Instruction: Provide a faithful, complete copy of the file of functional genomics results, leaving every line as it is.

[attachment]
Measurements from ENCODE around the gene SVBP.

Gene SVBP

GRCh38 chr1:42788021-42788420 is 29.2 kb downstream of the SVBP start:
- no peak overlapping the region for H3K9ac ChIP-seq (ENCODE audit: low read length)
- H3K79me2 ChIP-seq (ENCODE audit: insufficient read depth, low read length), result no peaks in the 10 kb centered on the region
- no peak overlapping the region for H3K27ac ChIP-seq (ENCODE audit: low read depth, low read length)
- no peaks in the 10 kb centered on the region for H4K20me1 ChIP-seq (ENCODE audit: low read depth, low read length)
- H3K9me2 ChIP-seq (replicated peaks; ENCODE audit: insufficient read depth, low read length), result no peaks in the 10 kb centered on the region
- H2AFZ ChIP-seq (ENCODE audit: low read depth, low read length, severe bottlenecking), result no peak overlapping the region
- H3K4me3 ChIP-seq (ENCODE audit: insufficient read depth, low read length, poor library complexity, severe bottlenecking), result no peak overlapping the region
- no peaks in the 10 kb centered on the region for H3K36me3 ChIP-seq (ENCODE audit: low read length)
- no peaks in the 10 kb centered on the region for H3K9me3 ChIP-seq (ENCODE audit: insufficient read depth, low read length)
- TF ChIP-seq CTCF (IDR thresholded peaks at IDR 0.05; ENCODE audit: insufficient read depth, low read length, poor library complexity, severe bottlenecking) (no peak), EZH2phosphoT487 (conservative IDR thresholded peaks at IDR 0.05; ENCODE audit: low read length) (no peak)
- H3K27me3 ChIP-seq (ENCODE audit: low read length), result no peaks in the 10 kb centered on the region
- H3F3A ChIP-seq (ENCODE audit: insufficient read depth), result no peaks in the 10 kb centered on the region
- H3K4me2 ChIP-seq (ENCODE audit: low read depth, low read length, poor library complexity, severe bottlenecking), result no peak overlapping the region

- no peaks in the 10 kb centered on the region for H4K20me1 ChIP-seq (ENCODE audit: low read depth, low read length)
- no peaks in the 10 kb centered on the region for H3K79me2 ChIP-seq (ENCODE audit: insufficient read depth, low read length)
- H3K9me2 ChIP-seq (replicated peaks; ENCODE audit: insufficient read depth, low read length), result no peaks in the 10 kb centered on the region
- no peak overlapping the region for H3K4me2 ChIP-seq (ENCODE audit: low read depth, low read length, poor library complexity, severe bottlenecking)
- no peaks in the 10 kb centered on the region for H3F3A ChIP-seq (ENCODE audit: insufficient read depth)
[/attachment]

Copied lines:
Measurements from ENCODE around the gene SVBP.

Gene SVBP

GRCh38 chr1:42788021-42788420 is 29.2 kb downstream of the SVBP start:
- no peak overlapping the region for H3K9ac ChIP-seq (ENCODE audit: low read length)
- H3K79me2 ChIP-seq (ENCODE audit: insufficient read depth, low read length), result no peaks in the 10 kb centered on the region
- no peak overlapping the region for H3K27ac ChIP-seq (ENCODE audit: low read depth, low read length)
- no peaks in the 10 kb centered on the region for H4K20me1 ChIP-seq (ENCODE audit: low read depth, low read length)
- H3K9me2 ChIP-seq (replicated peaks; ENCODE audit: insufficient read depth, low read length), result no peaks in the 10 kb centered on the region
- H2AFZ ChIP-seq (ENCODE audit: low read depth, low read length, severe bottlenecking), result no peak overlapping the region
- H3K4me3 ChIP-seq (ENCODE audit: insufficient read depth, low read length, poor library complexity, severe bottlenecking), result no peak overlapping the region
- no peaks in the 10 kb centered on the region for H3K36me3 ChIP-seq (ENCODE audit: low read length)
- no peaks in the 10 kb centered on the region for H3K9me3 ChIP-seq (ENCODE audit: insufficient read depth, low read length)
- TF ChIP-seq CTCF (IDR thresholded peaks at IDR 0.05; ENCODE audit: insufficient read depth, low read length, poor library complexity, severe bottlenecking) (no peak), EZH2phosphoT487 (conservative IDR thresholded peaks at IDR 0.05; ENCODE audit: low read length) (no peak)
- H3K27me3 ChIP-seq (ENCODE audit: low read length), result no peaks in the 10 kb centered on the region
- H3F3A ChIP-seq (ENCODE audit: insufficient read depth), result no peaks in the 10 kb centered on the region
- H3K4me2 ChIP-seq (ENCODE audit: low read depth, low read length, poor library complexity, severe bottlenecking), result no peak overlapping the region

- no peaks in the 10 kb centered on the region for H4K20me1 ChIP-seq (ENCODE audit: low read depth, low read length)
- no peaks in the 10 kb centered on the region for H3K79me2 ChIP-seq (ENCODE audit: insufficient read depth, low read length)
- H3K9me2 ChIP-seq (replicated peaks; ENCODE audit: insufficient read depth, low read length), result no peaks in the 10 kb centered on the region
- no peak overlapping the region for H3K4me2 ChIP-seq (ENCODE audit: low read depth, low read length, poor library complexity, severe bottlenecking)
- no peaks in the 10 kb centered on the region for H3F3A ChIP-seq (ENCODE audit: insufficient read depth)